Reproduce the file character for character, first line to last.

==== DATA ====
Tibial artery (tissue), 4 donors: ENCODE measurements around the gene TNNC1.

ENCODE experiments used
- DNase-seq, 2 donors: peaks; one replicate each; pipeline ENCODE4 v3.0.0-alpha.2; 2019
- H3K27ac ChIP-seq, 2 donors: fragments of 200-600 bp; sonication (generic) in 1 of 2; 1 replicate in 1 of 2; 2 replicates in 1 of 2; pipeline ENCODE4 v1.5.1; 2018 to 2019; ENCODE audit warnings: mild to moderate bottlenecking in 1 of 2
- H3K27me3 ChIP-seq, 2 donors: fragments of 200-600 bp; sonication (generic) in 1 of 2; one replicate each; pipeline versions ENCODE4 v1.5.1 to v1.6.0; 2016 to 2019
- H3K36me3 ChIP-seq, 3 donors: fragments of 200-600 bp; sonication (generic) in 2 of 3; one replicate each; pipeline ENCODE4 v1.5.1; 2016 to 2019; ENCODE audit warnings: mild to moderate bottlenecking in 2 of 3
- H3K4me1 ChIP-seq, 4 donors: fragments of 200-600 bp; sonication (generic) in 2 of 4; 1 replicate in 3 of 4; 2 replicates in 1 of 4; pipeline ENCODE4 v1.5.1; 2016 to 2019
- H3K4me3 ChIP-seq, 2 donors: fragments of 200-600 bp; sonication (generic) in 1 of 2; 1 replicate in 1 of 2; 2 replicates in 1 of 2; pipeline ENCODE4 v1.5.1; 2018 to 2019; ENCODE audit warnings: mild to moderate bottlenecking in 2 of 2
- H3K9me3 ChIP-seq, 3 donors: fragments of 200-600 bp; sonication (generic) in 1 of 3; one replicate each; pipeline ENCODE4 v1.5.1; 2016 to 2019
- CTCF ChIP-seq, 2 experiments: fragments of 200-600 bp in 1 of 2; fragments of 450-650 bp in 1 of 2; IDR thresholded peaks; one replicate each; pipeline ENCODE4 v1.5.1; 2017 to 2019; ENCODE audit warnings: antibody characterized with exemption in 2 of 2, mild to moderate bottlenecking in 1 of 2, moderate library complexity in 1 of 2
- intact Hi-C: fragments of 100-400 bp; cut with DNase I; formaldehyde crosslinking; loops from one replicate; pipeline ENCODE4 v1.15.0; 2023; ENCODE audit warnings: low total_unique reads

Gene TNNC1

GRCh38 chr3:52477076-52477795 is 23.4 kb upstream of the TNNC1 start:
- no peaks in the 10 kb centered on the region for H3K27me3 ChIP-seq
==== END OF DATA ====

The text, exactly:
Tibial artery (tissue), 4 donors: ENCODE measurements around the gene TNNC1.

ENCODE experiments used
- DNase-seq, 2 donors: peaks; one replicate each; pipeline ENCODE4 v3.0.0-alpha.2; 2019
- H3K27ac ChIP-seq, 2 donors: fragments of 200-600 bp; sonication (generic) in 1 of 2; 1 replicate in 1 of 2; 2 replicates in 1 of 2; pipeline ENCODE4 v1.5.1; 2018 to 2019; ENCODE audit warnings: mild to moderate bottlenecking in 1 of 2
- H3K27me3 ChIP-seq, 2 donors: fragments of 200-600 bp; sonication (generic) in 1 of 2; one replicate each; pipeline versions ENCODE4 v1.5.1 to v1.6.0; 2016 to 2019
- H3K36me3 ChIP-seq, 3 donors: fragments of 200-600 bp; sonication (generic) in 2 of 3; one replicate each; pipeline ENCODE4 v1.5.1; 2016 to 2019; ENCODE audit warnings: mild to moderate bottlenecking in 2 of 3
- H3K4me1 ChIP-seq, 4 donors: fragments of 200-600 bp; sonication (generic) in 2 of 4; 1 replicate in 3 of 4; 2 replicates in 1 of 4; pipeline ENCODE4 v1.5.1; 2016 to 2019
- H3K4me3 ChIP-seq, 2 donors: fragments of 200-600 bp; sonication (generic) in 1 of 2; 1 replicate in 1 of 2; 2 replicates in 1 of 2; pipeline ENCODE4 v1.5.1; 2018 to 2019; ENCODE audit warnings: mild to moderate bottlenecking in 2 of 2
- H3K9me3 ChIP-seq, 3 donors: fragments of 200-600 bp; sonication (generic) in 1 of 3; one replicate each; pipeline ENCODE4 v1.5.1; 2016 to 2019
- CTCF ChIP-seq, 2 experiments: fragments of 200-600 bp in 1 of 2; fragments of 450-650 bp in 1 of 2; IDR thresholded peaks; one replicate each; pipeline ENCODE4 v1.5.1; 2017 to 2019; ENCODE audit warnings: antibody characterized with exemption in 2 of 2, mild to moderate bottlenecking in 1 of 2, moderate library complexity in 1 of 2
- intact Hi-C: fragments of 100-400 bp; cut with DNase I; formaldehyde crosslinking; loops from one replicate; pipeline ENCODE4 v1.15.0; 2023; ENCODE audit warnings: low total_unique reads

Gene TNNC1

GRCh38 chr3:52477076-52477795 is 23.4 kb upstream of the TNNC1 start:
- no peaks in the 10 kb centered on the region for H3K27me3 ChIP-seq